Sunday, March 13, 2016

VRL Logistics: En route to growth

The stock of road transportation solution provider VRL Logistics (VRL) had a great run last year, doubling from the IPO subscription price of ₹205 within six months.

The stock’s run was aided by good quarterly results, low crude prices, upbeat sentiment about growth prospects in logistics support for e-commerce, and expectations of a GST rollout.

However, delays in the GST legislation and a 14 per cent fall in the third quarter profit led to a nearly 25 per cent price correction in the stock in early February. While the price has somewhat recovered, investors can use the current opportunity to buy the stock.

The current price of ₹359 discounts VRL’s trailing 12-month earnings by 29 times. This is lower than the 36 times multiple for local peer Gati and VRL’s own valuation of over 35 times after listing.

The stock is fairly priced and investors can take comfort in the VRL’s established track record of revenue and earnings growth — 17 and 15 per cent respectively in the last five years. Its operating margin is robust at 17-18 per cent, compared with the average margins of 7-9 per cent in the sector.

Also, the company’s leadership position in the segment, expansion plans and operational improvements bode well for its long-term prospects.

Plans to improve road infrastructure and the recent Budget push to the passenger transport segment could aid revenue and profit growth.

Growing revenue

Goods transport, with a large fleet of 3,739 owned vehicles and a presence in 28 states and four union territories, accounts for over three-fourth of VRL’s revenue.

Revenue growth in this segment dipped 1.5 per cent in the December 2015 quarter. However, revenue increased 5 per cent year-on-year in the nine months in 2015-16.

The company added 23 new locations and 113 vehicles in this period. Revenue growth in the future will be aided by planned fleet additions and expansion to the north and eastern regions.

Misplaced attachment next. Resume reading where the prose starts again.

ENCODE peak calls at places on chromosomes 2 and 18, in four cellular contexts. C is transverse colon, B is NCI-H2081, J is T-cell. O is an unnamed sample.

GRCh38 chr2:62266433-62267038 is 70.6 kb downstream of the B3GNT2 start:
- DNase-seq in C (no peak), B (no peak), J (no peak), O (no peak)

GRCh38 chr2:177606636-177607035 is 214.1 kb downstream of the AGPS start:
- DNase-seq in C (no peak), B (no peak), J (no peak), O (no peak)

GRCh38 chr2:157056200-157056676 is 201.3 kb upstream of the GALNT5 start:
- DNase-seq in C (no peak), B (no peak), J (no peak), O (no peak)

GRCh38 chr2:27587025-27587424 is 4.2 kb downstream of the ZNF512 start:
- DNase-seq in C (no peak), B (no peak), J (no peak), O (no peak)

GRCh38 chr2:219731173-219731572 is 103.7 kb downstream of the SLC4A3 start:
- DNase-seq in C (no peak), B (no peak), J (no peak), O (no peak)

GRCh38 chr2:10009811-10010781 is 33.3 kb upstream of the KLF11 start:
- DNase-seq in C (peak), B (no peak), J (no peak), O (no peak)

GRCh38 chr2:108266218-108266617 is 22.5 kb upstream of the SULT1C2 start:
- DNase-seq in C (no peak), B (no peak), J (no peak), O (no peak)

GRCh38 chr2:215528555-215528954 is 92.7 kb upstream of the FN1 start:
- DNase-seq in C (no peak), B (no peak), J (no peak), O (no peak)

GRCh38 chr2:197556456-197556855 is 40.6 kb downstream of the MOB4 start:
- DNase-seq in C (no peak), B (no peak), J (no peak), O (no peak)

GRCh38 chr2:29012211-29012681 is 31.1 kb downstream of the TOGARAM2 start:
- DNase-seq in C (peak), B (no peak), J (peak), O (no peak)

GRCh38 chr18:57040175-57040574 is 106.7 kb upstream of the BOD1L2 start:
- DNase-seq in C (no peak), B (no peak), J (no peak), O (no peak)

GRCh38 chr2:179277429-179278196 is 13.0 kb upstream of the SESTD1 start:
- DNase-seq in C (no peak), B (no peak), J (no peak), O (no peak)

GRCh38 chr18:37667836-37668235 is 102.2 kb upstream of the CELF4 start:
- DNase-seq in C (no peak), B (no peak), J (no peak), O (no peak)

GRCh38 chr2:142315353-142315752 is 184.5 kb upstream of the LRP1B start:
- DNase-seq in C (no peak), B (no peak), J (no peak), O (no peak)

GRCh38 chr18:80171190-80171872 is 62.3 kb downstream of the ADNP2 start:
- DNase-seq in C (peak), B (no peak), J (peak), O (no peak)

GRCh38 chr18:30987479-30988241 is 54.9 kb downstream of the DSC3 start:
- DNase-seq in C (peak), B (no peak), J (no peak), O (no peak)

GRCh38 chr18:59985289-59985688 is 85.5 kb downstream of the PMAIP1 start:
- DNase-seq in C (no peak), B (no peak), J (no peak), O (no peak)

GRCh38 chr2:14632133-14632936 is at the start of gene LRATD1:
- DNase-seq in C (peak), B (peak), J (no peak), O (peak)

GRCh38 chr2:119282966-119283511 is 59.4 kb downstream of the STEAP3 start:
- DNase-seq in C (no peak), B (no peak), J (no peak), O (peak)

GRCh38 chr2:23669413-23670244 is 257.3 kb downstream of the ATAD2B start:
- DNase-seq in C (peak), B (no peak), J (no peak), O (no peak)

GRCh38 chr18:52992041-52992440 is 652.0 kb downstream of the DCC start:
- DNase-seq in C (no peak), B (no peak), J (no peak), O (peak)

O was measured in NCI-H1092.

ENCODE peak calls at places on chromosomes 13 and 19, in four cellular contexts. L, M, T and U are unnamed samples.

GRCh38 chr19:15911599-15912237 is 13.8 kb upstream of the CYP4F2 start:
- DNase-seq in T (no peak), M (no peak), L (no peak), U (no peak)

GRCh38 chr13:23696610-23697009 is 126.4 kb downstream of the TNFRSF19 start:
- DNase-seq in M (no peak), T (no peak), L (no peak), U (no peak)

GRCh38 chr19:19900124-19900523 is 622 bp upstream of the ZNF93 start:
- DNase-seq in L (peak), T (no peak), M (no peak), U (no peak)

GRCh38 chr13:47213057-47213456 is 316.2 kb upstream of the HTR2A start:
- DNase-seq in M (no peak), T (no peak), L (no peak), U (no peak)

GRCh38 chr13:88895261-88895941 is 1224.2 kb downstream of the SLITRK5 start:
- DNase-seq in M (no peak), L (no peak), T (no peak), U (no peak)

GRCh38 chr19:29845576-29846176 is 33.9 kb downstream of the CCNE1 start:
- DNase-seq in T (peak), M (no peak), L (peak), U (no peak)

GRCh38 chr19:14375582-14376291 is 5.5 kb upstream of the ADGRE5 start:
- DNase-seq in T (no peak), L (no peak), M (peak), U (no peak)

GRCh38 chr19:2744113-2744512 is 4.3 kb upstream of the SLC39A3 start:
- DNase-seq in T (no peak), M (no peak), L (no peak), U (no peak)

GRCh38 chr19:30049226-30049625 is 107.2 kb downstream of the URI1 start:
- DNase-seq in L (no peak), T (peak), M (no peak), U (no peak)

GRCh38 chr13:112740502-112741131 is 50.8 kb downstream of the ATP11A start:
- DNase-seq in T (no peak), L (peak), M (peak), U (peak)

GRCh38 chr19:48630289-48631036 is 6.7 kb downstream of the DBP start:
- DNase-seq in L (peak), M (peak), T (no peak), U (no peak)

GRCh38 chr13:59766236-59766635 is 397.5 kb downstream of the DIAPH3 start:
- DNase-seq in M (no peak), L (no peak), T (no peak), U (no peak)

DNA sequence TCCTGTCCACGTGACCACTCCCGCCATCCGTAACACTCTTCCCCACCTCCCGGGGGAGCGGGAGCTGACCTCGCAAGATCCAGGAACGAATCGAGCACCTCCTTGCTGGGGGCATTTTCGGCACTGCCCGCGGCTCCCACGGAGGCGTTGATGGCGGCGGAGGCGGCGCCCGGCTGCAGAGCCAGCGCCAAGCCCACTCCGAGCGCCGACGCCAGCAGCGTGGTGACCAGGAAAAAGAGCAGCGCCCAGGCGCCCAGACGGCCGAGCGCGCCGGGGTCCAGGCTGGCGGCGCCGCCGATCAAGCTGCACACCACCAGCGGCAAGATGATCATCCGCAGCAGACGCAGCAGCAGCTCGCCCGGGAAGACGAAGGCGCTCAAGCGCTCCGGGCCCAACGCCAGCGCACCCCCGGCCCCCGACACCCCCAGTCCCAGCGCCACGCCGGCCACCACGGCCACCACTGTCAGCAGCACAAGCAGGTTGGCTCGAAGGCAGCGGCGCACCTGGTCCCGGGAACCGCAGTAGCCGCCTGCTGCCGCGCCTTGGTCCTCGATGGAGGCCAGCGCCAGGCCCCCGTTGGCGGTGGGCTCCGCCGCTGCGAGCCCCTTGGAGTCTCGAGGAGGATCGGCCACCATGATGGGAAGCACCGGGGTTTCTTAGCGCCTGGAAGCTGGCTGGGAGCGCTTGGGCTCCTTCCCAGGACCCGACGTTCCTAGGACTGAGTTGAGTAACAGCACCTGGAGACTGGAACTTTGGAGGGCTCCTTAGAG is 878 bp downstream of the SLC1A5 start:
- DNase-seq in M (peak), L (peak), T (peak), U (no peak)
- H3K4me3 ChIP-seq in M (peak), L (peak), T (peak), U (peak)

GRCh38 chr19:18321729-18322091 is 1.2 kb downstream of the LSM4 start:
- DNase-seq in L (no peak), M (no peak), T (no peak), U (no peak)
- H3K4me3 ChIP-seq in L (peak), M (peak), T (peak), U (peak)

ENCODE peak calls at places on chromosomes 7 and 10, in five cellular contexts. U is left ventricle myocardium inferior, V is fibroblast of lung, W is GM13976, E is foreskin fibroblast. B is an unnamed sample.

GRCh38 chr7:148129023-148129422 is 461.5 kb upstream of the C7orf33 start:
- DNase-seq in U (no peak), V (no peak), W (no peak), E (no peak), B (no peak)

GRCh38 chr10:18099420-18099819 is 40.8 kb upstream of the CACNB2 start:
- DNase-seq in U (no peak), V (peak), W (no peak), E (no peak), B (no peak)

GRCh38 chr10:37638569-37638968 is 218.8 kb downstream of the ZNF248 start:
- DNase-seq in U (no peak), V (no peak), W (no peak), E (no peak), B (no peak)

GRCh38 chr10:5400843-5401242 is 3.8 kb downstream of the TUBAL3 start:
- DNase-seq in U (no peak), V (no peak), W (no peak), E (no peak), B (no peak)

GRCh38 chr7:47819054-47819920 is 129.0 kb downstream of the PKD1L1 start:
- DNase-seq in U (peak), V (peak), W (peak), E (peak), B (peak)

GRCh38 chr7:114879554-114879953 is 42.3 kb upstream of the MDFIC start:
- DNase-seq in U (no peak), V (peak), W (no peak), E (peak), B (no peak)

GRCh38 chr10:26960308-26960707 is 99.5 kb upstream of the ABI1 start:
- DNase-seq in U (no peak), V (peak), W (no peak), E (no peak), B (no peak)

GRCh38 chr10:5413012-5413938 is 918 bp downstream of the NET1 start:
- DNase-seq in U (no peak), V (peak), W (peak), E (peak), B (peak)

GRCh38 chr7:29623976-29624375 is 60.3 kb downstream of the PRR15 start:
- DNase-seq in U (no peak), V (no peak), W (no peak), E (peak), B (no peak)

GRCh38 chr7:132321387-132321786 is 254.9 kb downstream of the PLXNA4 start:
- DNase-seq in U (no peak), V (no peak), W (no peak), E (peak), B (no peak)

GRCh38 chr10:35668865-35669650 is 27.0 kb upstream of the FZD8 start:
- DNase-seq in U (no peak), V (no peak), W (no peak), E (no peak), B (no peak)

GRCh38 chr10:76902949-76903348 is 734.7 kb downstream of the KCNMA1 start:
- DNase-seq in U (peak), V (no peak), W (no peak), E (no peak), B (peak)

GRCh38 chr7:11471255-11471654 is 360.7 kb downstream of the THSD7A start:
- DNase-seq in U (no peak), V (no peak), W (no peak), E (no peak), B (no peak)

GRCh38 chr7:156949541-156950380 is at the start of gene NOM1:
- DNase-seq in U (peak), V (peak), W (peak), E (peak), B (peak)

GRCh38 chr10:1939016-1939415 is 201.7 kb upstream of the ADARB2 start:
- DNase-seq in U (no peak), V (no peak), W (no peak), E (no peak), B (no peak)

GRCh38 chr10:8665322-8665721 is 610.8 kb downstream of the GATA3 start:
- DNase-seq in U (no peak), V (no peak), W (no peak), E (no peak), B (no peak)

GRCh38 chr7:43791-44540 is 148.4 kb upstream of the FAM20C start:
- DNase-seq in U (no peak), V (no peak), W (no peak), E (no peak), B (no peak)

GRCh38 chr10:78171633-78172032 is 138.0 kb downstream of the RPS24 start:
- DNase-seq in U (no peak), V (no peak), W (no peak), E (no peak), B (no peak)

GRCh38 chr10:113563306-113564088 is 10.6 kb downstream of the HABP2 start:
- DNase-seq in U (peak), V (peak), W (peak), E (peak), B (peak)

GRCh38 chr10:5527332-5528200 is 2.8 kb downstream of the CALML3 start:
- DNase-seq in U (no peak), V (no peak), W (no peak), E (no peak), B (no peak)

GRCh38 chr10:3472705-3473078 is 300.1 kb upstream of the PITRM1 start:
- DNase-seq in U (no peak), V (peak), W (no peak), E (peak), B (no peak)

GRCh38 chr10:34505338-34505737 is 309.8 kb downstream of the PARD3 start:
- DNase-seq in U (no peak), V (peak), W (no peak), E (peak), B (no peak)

About 20 per cent of the revenue is from its Vijayanand Travels segment with a fleet of 368 owned passenger buses.

Revenue in this segment decreased nearly 4 per cent in the first nine of 2015-16, as the company consolidated its bus fleet and concentrated on premium routes with high occupancy.

As a result, margin improved (7 percentage point Y-o-Y and operating profit increased 34 per cent. The bus fleet is relatively new, with an average age of 4.2 years, reducing capex needs.

Stable margins

While profitability in the passenger segment improved, the margin in goods transport slipped to 13.7 per cent in the December 2015 quarter from 16 per cent in the September quarter due to higher employee expenses.

Overall margins have however remained stable at 17 per cent in the nine months of 2015-16. Margin is expected to recover aided by a few factors. One, the pan-India reach enables the company to command a 10-15 per cent rate premium. Two, it is also not locked in on long-term rate contracts with its clients and has the ability to revise prices.

Also, its operational efficiency is high, thanks to the use of owned vehicles instead of leased ones. The share of distance covered by outside vehicles decreased to 11.7 per cent in the nine months of 2015-16, from 13.7 per cent in the same period a year ago.

Additionally, it has in-house capability to design the vehicle body and maintain vehicles, thus improving utilisation.

The company has been using bio-diesel to reduce overall fuel cost (accounting for about 27 per cent of revenue). These factors should aid operating margin.

VRL’s debt reduced to ₹238 crore as of December 2015, down from Rs.443 crore in March.

Aided by lower interest outgo, VRL’s net profit jumped 23 per cent in the nine months of 2015-16 compared with a year ago to ₹89 crore.

Its debt is at 0.47 times equity, a comfortable leverage ratio for a capital-intensive business.

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